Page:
With the rise of documentary photography in the NFT space, such as the success of Justin Aversano’s “Twin Flames” and Alejandro Cartagena’s “Carpoolers”, photography is truly cementing itself as a key player in the market. Documentary photography is particularly paving its way, with the ability to connect to audiences on a wider scale through storytelling and emotional impact. We’ve piled together some works from photographers who are currently creating work in this medium, and are definitely artists to watch out for.
Steevez Rodriguez is a visual artist based in South India. His formal education is in long-form photography and photojournalism. He is increasingly drawn to new possibilities opening up in art as a result of technological developments. On top of photography, he also works with installations and virtual reality, and is now working with NFTs. Environmental destruction and politics are recurrent themes in his work across media.
Harto is a multidisciplinary artist and photographer who also works with 3D art and design. Since 2016, he has been performing with inflatable art and luminic installations. As part of his multidisciplinary practice, Harto believes in mixing “all types of art”, which is why he welcomes photography and theatre as a part of his daily life.
Edgar Dubrivsky is a Latvian-born, London-based artist and cinematographer. He has shot documentaries for Netflix, HBO, BBC, and commercials such as Adidas, Cos, Swarovski, Audi and Bentley. Edgar believes in asking questions as much as he believes in the value of the answers.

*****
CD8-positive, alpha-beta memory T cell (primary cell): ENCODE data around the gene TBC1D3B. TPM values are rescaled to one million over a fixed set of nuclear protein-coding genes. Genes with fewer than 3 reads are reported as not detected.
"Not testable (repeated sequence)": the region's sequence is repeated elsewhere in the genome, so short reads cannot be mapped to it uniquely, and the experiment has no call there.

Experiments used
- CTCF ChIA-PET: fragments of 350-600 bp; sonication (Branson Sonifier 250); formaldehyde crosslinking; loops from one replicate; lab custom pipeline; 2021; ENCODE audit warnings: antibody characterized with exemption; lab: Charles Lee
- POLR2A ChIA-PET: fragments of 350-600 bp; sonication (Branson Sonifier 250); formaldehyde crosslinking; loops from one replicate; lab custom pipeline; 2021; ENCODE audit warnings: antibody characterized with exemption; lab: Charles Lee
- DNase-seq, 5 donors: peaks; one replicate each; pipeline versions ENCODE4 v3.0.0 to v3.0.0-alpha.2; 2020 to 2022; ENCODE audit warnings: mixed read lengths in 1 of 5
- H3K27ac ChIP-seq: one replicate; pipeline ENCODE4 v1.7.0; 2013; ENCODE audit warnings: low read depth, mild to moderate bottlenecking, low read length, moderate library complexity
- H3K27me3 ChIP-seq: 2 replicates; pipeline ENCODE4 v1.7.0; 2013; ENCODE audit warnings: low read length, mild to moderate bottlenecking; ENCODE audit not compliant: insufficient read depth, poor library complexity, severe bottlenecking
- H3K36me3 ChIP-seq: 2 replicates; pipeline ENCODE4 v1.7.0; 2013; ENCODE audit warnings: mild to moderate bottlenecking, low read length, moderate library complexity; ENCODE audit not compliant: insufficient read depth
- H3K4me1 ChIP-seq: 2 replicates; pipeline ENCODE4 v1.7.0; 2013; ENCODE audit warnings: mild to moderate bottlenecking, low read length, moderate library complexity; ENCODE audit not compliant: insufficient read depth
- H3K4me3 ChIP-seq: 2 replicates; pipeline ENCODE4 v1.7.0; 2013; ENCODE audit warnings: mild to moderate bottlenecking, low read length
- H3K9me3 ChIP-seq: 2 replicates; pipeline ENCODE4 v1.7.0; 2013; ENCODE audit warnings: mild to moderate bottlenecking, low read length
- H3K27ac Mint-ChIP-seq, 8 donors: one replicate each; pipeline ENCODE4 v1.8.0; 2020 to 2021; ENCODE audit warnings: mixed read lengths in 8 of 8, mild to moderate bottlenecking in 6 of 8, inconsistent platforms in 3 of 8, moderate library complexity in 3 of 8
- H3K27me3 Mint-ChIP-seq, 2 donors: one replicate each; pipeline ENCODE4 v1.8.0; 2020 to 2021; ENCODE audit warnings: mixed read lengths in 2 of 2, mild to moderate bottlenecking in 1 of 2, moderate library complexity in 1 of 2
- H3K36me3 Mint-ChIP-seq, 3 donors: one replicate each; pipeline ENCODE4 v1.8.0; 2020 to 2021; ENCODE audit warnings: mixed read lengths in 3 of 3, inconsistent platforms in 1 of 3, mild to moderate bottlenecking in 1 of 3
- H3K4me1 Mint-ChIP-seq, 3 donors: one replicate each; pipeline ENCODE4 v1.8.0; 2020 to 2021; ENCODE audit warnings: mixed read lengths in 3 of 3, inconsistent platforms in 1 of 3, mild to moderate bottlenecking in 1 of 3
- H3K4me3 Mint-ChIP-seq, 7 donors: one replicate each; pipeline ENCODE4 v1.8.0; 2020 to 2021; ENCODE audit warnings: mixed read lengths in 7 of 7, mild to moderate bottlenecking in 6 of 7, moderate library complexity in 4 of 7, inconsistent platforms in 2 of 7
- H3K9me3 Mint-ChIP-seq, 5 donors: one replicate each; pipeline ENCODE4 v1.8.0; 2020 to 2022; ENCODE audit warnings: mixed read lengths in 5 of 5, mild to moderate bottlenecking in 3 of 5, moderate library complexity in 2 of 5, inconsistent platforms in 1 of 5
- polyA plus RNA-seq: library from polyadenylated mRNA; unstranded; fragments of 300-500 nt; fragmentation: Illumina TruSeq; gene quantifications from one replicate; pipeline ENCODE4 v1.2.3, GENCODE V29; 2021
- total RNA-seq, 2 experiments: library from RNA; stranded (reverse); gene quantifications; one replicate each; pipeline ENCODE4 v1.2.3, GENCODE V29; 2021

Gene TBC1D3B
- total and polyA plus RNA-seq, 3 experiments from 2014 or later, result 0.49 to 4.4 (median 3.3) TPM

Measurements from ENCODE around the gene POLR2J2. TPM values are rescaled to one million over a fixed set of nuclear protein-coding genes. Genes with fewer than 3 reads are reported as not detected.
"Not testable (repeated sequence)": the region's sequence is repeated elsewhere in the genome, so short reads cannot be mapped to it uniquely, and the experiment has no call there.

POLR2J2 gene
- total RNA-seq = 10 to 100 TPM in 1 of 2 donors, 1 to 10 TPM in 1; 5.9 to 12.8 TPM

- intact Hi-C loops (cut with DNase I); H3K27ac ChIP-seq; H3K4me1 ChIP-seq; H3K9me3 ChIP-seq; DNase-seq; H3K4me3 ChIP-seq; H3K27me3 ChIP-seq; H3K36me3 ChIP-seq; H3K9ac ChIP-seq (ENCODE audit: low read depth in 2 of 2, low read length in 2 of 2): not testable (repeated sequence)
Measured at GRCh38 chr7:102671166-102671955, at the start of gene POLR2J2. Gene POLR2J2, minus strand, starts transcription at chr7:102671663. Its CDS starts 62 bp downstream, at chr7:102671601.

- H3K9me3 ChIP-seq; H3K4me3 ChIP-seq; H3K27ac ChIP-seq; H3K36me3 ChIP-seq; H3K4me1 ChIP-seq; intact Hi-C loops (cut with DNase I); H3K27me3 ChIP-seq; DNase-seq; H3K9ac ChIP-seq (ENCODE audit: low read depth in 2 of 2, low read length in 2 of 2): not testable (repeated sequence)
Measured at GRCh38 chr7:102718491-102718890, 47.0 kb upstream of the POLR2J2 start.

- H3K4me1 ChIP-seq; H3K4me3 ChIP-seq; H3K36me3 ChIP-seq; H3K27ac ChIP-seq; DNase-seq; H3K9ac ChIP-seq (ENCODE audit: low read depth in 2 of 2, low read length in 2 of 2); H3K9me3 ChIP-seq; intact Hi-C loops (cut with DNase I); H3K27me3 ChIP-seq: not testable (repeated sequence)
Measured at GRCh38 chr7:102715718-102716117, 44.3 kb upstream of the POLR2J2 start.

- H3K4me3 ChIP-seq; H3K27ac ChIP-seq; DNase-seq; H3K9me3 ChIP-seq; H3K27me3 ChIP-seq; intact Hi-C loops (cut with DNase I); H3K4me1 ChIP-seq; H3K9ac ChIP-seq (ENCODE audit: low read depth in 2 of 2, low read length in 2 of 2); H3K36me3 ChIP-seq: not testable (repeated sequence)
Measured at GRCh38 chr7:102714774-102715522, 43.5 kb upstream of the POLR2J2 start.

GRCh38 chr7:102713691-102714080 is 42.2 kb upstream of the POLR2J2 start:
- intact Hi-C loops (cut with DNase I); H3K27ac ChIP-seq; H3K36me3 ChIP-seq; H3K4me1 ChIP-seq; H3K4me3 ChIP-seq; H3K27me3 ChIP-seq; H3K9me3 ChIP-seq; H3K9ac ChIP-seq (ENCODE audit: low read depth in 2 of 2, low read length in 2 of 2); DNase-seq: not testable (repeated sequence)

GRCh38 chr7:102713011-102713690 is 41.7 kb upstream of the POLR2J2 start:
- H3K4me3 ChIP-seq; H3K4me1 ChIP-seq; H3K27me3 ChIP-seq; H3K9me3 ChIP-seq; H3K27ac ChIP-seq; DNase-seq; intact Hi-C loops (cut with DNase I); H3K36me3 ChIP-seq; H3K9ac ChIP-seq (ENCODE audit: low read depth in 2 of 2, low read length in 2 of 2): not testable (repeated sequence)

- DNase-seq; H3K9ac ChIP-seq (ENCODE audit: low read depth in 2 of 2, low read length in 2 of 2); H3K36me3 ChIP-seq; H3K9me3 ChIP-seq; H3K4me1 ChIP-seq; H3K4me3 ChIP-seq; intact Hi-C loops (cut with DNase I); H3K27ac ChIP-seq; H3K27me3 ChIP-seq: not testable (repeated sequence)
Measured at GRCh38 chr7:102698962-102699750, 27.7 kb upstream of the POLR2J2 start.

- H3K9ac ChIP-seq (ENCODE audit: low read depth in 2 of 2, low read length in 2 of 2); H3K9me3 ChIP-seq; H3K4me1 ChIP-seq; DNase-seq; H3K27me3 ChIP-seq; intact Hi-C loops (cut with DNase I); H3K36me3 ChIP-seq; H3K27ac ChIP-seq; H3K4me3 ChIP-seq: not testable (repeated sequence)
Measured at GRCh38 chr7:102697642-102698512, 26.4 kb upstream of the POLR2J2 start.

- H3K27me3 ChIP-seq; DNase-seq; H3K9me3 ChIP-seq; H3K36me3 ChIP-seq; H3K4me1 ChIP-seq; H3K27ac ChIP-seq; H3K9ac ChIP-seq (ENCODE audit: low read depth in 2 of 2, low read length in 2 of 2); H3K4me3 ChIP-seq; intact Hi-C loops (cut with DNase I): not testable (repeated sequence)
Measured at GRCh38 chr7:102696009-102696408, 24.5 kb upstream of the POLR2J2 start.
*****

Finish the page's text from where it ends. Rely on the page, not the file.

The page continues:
Rizacan Kumas is a photographer based in Istanbul. After studying photography at Marmara University, he worked as a Workshop Training Specialist for four years at Fujifilm in Turkey. Throughout his career in Fujifilm, he was a lecturer on Street and Documentary Photography. Since then, he has created a variety of projects around the world, often focusing on the communities he engages with.
Born and raised in Puerto Rico, Omar Z. Robles is a photographer creating work by searching for the subtle but riveting movements in life, a tactic learned while apprenticing under Marcel Marceau. The legendary mime figure taught students to interpret the world through subtle, powerful movements, a lesson Robles employs today in his photo series. His work has been featured in Instagram’s Blog, My Modern Met, Mashable, The Huffington Post, The Daily Mail, Design Taxi, and Harper’s Bazaar, and more.
Henry Horenstein has been a professional photographer, filmmaker, teacher, and author since the 1970s. He studied history at the University of Chicago and earned his BFA and MFA at Rhode Island School of Design (RISD), where he studied with Harry Callahan and Aaron Siskind. Henry’s work is collected and exhibited internationally and he has published over 30 books, including several monographs of his own work such as Honky Tonk, Shoot What You Love (a memoir), Histories, Show and more.